I like the one-on-one sessions too because they’re really great for identifying students who are abundantly anxious that are going to need a little bit of additional help to get over the hurdle of the exam. So I think one-on-ones by far are a wonderful resource too.

How Does Test Anxiety Affect Your AANP FNP Score?


Nice. And related to that, I know you mentioned before having some personal experience with test anxiety and the real effects that it can have on your actual score. Can you talk more about the reducing anxiety part of your course and how that differentiates you from other programs that might prepare people for AANP?

Sarah Michelle:

Yeah, I feel like it’s ingrained in everything that we do because right when you start the course there is an exam anxiety video and I just get on there and say like, preparing for the content knowledge is half the equation to passing this exam, but the other half of that equation is managing your anxiety because you can know all the content all day long, you’ve learned all this great stuff in school, but if you get to the exam and you’re so anxious that it turns to gibberish, you’re going to fail even if you prepared the right way.

And so I think a lot of what we do in the courses and especially in the live sessions is just reminding people like, “Oh, hey, I actually do know this stuff. I should be confident, I’ve spent three to five years in school at this point, and if I can pass nurse practitioner school, I can definitely pass this exam.”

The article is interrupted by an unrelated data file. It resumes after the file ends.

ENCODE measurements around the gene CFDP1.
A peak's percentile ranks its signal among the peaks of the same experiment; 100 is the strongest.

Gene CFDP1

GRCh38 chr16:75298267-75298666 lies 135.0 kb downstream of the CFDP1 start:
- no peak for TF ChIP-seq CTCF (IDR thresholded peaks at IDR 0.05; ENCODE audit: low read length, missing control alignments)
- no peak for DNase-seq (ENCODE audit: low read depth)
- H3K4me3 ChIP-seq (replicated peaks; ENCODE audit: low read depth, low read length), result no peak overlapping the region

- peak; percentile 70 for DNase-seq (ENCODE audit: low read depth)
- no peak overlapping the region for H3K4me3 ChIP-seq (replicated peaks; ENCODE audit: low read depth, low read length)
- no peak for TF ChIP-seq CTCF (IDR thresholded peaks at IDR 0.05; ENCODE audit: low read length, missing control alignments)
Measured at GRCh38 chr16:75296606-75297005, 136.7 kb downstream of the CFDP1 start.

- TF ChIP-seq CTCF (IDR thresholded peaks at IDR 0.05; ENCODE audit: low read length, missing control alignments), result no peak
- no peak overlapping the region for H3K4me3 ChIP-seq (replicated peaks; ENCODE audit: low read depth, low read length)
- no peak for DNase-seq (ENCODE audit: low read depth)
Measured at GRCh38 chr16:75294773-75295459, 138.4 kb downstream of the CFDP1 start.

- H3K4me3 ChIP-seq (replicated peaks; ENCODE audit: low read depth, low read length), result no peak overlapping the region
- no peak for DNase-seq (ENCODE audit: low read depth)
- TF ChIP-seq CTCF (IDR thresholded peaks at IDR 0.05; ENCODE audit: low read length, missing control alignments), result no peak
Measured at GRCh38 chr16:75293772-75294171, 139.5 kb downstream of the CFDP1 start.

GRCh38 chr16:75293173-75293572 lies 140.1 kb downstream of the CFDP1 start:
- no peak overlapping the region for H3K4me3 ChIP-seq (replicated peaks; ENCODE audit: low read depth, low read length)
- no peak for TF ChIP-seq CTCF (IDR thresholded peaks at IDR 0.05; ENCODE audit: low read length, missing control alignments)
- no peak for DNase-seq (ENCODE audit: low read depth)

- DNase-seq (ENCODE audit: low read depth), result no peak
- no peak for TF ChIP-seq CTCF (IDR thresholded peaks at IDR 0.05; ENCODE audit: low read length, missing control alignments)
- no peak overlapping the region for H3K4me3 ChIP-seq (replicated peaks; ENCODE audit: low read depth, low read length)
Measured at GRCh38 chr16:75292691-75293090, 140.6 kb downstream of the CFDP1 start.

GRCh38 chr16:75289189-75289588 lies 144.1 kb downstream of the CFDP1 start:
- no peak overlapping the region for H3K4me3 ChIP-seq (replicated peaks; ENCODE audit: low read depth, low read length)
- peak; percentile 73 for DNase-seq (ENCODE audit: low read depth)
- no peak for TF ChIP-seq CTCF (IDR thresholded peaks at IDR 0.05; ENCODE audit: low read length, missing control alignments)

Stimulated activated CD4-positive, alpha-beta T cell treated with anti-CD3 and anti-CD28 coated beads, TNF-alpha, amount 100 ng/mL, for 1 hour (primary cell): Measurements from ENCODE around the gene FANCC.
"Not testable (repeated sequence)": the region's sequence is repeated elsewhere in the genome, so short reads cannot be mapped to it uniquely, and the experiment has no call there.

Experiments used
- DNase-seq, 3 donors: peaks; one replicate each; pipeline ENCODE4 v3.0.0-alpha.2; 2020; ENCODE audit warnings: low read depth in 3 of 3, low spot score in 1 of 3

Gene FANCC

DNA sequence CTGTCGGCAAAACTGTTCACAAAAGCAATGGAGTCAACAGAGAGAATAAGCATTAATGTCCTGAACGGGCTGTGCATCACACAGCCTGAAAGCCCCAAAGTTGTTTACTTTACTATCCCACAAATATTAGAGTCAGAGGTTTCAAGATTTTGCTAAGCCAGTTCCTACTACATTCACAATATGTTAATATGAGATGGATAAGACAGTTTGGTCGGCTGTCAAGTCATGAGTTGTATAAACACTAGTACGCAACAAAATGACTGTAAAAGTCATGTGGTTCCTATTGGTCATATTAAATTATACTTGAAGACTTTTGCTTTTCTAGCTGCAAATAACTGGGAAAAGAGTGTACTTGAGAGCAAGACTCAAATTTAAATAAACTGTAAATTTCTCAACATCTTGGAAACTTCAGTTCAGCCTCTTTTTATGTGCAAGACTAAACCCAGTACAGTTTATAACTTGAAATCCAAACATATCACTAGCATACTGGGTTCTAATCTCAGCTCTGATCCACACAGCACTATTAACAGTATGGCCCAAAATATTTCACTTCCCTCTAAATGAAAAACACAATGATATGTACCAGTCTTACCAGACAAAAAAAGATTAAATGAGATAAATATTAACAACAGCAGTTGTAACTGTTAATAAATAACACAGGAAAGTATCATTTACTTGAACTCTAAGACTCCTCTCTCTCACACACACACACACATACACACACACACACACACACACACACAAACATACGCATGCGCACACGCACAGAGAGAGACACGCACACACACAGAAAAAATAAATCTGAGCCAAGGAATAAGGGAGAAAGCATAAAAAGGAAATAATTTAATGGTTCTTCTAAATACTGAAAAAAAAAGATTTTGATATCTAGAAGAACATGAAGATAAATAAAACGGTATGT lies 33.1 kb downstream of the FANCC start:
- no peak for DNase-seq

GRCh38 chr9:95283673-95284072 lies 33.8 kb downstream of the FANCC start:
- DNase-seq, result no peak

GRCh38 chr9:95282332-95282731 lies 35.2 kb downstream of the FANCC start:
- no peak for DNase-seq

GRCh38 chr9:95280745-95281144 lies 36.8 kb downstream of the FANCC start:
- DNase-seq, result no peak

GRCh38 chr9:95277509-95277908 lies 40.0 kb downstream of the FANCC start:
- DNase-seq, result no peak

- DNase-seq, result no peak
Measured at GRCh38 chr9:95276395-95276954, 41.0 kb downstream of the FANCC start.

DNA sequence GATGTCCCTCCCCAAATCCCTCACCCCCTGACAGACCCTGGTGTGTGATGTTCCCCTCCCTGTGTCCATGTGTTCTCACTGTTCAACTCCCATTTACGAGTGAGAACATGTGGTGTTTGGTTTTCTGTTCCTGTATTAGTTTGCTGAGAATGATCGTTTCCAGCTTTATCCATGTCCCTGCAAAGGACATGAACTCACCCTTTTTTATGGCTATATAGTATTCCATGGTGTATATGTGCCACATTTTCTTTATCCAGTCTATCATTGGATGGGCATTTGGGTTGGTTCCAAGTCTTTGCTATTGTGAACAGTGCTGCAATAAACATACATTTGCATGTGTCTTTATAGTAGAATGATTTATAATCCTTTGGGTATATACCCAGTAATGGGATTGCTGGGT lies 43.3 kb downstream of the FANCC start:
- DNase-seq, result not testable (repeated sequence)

People just need that gentle reminder. And some people are going to need a couple of additional strategies. I’m thinking of our students with ADHD, we often tell them every 20 questions, you should take a break. So just take a pause, take a mental break, you don’t even have to get up from your desk. Just little tips and tricks like that all along the way.

Another resource that we tell students to do, and it sounds silly, but it’s called a “brain dump sheet.” So when you get into your exam, you just dump down a bunch of things that you’re anxious about seeing on the exam, like maybe COPD treatments really trip you up.

So, right when your brain is fresh before you ever see a question, write down what those are, so when you do get flustered, if that were to come up, you can just come back to those. And a lot of simple tweaks can really go a long way on the anxiety front. The biggest thing is just building up confidence, but that feels like the hard part. Working with us though, we make that the easy part!